Conservation in the Age of Consensus

Introduction

  • [quite UK-specific]
  • There is therefore tremendous continuity in the basic principles that define the historic environment and the way government considers it should be managed, since the late 1960s/early 1970s. These derive from a justification for conservation based upon cultural values relating to architectural quality, historic importance and archaeological significance: to defining places as special. However, what has shifted fundamentally in official pronouncements during this period is the benefits that are argued to derive from this activity. An official document such as Preservation and Change (Ministry of Housing and Local Government 1967) set out brief statements of the value of conservation relating to beauty and visible history. In the 1970s, there was rhetorical emphasis on the social value of conservation, and in the 1980s stress on its economic potential. By the time of the government’s policy advice document PPG15, benefits were argued to include value in terms of national identity, quality of life, local distinctiveness, leisure and recreation and economic prosperity. Force for Our Future, a more recent government statement on the heritage was even more fulsome. It waxed lyrically and extensively about the role of conservation in establishing environmental quality and identity, local distinctiveness and continuity and as an active part of social processes, including community cohesion and social inclusion, and as a stimulus for creative new architecture. Furthermore, conservation was held to aid economic processes and economic regeneration in particular.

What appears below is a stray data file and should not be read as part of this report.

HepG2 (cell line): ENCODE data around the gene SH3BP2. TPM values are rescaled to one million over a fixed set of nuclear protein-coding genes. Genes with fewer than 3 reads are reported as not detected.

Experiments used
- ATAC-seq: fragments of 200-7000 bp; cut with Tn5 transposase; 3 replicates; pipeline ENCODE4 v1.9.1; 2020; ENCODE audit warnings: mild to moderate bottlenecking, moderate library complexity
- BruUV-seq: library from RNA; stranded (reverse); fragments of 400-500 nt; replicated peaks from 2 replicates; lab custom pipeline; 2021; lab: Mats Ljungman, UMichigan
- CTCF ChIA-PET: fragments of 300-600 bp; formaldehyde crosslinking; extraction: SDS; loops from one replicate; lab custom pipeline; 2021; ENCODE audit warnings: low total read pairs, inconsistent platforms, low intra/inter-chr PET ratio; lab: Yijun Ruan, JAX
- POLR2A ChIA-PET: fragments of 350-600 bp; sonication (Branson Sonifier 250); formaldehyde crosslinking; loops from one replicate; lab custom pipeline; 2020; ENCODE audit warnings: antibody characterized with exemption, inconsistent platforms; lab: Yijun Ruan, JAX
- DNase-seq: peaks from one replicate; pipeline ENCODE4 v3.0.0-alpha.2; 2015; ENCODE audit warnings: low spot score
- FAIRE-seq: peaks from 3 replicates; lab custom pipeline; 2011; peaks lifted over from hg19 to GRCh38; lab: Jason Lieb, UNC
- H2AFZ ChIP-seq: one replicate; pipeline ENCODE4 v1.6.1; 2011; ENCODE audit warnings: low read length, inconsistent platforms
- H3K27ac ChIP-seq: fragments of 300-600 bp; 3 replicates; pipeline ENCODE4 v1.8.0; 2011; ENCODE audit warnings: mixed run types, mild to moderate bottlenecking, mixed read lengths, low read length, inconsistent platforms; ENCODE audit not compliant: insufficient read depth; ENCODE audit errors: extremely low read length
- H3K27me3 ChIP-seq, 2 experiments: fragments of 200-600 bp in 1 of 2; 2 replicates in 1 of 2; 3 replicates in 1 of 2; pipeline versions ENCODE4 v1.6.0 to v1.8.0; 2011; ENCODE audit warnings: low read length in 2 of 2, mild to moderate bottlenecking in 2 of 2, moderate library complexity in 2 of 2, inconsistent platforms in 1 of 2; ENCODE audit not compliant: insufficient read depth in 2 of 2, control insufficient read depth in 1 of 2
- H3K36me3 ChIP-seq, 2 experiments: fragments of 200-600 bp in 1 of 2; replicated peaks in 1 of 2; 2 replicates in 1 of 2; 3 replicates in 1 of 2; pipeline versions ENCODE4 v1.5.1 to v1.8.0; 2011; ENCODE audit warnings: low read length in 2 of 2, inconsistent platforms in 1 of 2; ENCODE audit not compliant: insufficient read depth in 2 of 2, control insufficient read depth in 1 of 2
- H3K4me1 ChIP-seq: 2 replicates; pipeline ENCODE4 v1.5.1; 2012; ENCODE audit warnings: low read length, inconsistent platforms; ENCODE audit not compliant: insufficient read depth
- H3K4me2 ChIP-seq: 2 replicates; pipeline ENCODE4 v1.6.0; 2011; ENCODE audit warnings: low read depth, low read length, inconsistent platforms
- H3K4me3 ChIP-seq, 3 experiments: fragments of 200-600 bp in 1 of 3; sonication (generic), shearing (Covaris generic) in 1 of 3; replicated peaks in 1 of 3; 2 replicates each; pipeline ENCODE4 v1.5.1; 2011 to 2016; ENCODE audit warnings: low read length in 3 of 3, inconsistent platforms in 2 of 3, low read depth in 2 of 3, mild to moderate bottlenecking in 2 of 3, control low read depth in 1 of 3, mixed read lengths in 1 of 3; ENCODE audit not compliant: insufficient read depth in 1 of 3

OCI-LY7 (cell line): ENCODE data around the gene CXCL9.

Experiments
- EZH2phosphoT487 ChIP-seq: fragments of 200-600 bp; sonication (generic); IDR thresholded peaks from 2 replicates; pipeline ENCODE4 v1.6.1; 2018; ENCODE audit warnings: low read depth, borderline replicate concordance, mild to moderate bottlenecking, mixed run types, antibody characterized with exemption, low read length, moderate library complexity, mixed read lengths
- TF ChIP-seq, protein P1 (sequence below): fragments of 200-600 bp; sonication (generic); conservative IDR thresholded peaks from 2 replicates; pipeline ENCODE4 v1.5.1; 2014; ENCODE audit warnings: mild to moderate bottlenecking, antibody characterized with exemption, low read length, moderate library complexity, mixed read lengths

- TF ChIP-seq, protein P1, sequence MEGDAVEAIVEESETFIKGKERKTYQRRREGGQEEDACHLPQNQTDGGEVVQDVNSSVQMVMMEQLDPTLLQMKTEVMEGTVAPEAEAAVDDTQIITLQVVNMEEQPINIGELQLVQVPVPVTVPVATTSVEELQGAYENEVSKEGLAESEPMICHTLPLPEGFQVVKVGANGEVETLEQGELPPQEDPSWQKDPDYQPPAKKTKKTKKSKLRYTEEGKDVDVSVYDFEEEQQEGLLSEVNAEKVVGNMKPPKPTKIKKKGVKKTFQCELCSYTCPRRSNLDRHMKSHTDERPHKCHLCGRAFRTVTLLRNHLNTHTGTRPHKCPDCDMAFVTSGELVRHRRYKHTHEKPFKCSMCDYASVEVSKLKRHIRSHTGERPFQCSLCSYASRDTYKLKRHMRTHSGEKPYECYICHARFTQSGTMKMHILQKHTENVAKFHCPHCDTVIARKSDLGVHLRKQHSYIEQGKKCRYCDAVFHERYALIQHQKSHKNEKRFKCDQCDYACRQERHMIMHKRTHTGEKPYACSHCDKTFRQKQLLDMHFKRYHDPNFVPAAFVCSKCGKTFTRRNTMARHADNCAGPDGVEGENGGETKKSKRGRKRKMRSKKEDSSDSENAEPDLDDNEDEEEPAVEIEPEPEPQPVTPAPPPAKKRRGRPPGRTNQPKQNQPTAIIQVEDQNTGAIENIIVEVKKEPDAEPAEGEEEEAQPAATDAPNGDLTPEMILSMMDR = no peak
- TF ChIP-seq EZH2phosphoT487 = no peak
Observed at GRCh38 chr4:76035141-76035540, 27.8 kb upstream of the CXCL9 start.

• [but is it possible to separate the cultural values form the social/economic value of heritage?]
  • However, despite these sweeping statements, these are benefits that may (or may not) follow decisions to protect based upon essentially traditional criteria of specialness, and where guidance on conservation management decisions emphasises first and foremost the importance of sustaining cultural worth defined around issues of fabric and aesthetics.
  • [But this is simply not true. Cultural worth is defined through, firstly, the materiality of the heritage, then the community’s definitions of heritage, then intangible heritage, then more often a layering of values. The definitions of cultural value is not at all static.]